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Alex Salmond raises £75,000 amid sexual harassment accusations

SCOTTISH Labour accused former first minister Alex Salmond today of “dragging Scotland into the gutter” for waging legal action against Holyrood amid sexual harassment allegations made against him.

Mr Salmond quit the SNP on Wednesday and within hours had exceeded his £50,000 fundraising target for his legal challenge against the Scottish government over its handling of the allegations that he has strongly denied.

By noon yesterday, his crowd-funder had raised more than £75,000.

Labour MSP and Scottish Labour women’s spokeswoman Rhoda Grant said: “That an independently wealthy man with his celebrity and political power is to raise legal fees through a crowd-funder for a case ultimately linked to sexual harassment is unbelievable.

“It suggests that he is sending a signal to those who have made allegations that he has the upper hand.

“Decent people will rightly be furious that he is to raise money to take the Scottish government to court.

“Alex Salmond is abusing his power and dragging Scotland into the gutter.”

Mr Salmond, who was Scotland’s longest-serving first minister, announced he was giving up his SNP membership after 45 years to avoid sparking internal party divisions in an online video message.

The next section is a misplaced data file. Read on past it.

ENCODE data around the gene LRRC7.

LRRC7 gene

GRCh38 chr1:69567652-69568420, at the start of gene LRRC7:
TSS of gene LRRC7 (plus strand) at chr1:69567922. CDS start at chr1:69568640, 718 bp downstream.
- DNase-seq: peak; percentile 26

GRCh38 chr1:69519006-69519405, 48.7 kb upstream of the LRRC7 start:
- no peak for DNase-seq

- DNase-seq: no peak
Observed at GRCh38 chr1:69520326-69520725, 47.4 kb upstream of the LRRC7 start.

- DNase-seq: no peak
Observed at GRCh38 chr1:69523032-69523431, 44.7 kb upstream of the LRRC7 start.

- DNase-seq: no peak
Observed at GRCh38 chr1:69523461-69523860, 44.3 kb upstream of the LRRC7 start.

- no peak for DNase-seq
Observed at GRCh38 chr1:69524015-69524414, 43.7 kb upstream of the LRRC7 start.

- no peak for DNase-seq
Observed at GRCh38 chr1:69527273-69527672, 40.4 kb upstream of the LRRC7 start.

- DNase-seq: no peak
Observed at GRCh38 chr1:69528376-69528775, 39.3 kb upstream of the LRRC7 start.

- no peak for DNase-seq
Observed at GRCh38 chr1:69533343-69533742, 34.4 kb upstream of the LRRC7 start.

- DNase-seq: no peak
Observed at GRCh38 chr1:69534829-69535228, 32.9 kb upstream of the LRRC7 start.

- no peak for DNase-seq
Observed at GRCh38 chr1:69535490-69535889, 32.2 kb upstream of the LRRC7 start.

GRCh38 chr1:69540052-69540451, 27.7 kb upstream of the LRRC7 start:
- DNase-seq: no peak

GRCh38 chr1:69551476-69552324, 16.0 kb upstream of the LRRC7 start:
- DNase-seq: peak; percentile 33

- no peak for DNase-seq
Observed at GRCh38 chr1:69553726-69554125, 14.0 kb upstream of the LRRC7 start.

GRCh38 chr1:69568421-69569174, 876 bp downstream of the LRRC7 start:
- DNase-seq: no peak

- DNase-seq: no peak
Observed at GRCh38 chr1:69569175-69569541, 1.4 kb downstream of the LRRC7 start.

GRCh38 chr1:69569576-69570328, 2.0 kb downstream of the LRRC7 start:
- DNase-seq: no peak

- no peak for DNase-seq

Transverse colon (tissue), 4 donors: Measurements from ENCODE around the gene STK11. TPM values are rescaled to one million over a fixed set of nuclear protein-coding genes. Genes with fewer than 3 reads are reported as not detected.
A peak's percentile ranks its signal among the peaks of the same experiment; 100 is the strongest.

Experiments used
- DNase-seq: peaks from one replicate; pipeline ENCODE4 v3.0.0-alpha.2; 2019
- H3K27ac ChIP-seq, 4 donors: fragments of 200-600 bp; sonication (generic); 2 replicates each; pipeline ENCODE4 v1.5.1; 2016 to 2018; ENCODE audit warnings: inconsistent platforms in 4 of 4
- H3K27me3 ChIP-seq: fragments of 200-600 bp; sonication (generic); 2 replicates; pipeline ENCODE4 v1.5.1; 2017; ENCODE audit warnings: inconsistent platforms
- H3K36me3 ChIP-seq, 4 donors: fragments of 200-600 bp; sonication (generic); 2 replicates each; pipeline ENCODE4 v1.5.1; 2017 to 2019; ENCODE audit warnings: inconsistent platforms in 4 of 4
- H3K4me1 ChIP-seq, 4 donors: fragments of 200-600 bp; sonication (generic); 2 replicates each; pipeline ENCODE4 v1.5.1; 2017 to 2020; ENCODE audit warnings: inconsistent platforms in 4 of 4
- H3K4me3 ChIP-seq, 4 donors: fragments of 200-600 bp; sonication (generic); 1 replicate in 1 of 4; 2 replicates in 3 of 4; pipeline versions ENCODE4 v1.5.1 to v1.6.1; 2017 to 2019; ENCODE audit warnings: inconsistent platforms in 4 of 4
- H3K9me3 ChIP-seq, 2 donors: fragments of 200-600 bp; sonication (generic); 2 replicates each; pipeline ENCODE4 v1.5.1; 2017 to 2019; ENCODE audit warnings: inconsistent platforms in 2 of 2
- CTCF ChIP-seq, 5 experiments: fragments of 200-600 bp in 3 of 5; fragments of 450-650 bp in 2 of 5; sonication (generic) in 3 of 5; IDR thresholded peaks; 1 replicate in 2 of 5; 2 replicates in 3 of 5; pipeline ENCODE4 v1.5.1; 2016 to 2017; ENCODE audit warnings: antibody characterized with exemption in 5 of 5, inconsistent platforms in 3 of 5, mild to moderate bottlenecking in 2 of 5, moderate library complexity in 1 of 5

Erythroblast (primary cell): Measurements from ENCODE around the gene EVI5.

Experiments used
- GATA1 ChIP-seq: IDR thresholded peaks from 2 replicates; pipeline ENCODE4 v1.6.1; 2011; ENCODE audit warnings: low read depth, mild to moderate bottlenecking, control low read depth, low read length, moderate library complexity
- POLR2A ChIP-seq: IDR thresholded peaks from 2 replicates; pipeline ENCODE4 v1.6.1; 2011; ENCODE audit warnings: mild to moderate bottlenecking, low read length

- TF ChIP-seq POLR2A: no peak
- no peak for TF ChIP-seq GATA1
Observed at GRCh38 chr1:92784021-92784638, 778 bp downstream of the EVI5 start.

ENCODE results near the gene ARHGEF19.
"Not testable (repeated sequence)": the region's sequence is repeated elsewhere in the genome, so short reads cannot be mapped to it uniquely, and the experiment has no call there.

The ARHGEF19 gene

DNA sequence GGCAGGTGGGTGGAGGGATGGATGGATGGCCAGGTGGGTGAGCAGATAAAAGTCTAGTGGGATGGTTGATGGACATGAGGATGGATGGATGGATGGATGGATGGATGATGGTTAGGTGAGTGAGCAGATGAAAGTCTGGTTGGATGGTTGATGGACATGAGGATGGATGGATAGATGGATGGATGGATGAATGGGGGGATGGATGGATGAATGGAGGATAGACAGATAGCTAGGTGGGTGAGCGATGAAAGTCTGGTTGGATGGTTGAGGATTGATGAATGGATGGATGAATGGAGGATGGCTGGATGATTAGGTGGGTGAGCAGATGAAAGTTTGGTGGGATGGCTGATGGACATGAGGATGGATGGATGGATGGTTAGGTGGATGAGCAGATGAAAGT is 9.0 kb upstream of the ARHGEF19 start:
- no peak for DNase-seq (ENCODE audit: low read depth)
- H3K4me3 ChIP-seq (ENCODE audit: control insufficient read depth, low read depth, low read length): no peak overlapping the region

He stressed his “absolute intention” to reapply for membership “just as soon as I have had the opportunity to clear my name.”

Two complaints were raised in January against him and he was informed of an investigation in March.

He is now taking action against the Scottish government, with papers lodged at the Court of Session in Edinburgh on Tuesday.

First Minister and SNP leader Nicola Sturgeon voiced her “huge sadness” over Mr Salmond’s decision to leave the party.

She had previously faced calls from opposition parties to suspend Mr Salmond after the allegations emerged, but she insisted there was “no legal basis” to do so.

The allegations relating to Mr Salmond’s conduct towards two staff members in 2013, while he was in office, emerged last week and have been passed onto Police Scotland.

Earlier this week, Mr Salmond wrote to Scotland’s top civil servant Permanent Secretary Leslie Evans calling for an inquiry into how the allegations against him were leaked to the public.

“In this case confidentiality has been broken greatly to my detriment and in a way which puts at serious risk the anonymity of both complainants,” he said in the message.


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